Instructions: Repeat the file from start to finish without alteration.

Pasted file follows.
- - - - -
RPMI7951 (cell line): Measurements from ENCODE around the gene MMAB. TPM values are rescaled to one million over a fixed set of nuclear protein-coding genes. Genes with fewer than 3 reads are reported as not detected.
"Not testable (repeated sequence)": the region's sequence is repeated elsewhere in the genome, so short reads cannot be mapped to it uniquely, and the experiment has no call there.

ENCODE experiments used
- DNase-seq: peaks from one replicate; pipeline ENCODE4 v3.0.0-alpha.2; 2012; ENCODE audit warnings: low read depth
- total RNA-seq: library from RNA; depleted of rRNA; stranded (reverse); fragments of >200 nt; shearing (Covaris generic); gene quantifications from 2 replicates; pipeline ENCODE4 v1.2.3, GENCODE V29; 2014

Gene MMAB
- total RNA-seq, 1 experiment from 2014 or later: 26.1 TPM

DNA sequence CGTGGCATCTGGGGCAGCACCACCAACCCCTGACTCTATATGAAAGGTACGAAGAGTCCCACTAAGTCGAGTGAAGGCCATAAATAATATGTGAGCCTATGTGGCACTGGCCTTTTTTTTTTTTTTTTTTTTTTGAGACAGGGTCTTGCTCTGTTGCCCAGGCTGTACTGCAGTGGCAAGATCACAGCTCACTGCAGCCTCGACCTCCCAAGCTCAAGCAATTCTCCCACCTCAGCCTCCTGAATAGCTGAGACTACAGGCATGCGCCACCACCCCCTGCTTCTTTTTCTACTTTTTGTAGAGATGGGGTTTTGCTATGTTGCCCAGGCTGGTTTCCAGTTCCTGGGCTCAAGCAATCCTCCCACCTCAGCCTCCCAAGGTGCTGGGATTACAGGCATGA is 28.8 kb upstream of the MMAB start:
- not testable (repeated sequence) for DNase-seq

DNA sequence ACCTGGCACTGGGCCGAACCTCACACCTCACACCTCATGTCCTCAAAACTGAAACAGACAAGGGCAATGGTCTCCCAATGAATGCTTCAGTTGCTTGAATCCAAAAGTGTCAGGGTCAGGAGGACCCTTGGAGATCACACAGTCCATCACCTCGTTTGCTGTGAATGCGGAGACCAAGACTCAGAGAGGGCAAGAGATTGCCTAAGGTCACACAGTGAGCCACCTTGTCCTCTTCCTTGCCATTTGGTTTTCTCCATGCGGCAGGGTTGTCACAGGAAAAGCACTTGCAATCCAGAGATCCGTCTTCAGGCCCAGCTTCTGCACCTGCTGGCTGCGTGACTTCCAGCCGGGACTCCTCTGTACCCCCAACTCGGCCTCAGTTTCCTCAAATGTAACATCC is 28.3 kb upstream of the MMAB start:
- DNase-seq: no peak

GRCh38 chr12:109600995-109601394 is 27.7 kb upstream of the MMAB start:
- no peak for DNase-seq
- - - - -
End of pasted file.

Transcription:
RPMI7951 (cell line): Measurements from ENCODE around the gene MMAB. TPM values are rescaled to one million over a fixed set of nuclear protein-coding genes. Genes with fewer than 3 reads are reported as not detected.
"Not testable (repeated sequence)": the region's sequence is repeated elsewhere in the genome, so short reads cannot be mapped to it uniquely, and the experiment has no call there.

ENCODE experiments used
- DNase-seq: peaks from one replicate; pipeline ENCODE4 v3.0.0-alpha.2; 2012; ENCODE audit warnings: low read depth
- total RNA-seq: library from RNA; depleted of rRNA; stranded (reverse); fragments of >200 nt; shearing (Covaris generic); gene quantifications from 2 replicates; pipeline ENCODE4 v1.2.3, GENCODE V29; 2014

Gene MMAB
- total RNA-seq, 1 experiment from 2014 or later: 26.1 TPM

DNA sequence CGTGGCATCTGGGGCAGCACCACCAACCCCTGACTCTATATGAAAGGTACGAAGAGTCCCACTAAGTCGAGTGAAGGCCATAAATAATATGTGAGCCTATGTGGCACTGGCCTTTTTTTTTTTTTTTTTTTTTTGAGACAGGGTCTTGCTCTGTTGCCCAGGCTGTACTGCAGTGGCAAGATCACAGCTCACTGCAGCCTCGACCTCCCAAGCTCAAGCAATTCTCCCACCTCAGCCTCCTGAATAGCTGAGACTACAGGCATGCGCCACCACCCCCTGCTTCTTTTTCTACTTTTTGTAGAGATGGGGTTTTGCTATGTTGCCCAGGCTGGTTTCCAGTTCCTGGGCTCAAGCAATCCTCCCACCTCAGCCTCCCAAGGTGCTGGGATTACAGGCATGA is 28.8 kb upstream of the MMAB start:
- not testable (repeated sequence) for DNase-seq

DNA sequence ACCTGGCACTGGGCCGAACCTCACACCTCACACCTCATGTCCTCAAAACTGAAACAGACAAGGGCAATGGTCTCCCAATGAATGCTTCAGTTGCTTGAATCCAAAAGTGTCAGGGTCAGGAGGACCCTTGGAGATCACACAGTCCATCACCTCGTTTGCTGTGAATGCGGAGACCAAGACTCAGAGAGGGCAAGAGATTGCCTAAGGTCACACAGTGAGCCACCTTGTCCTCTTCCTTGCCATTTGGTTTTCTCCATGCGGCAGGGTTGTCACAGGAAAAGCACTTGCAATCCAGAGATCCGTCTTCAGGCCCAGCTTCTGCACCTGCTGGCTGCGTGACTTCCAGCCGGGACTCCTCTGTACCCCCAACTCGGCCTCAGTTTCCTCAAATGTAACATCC is 28.3 kb upstream of the MMAB start:
- DNase-seq: no peak

GRCh38 chr12:109600995-109601394 is 27.7 kb upstream of the MMAB start:
- no peak for DNase-seq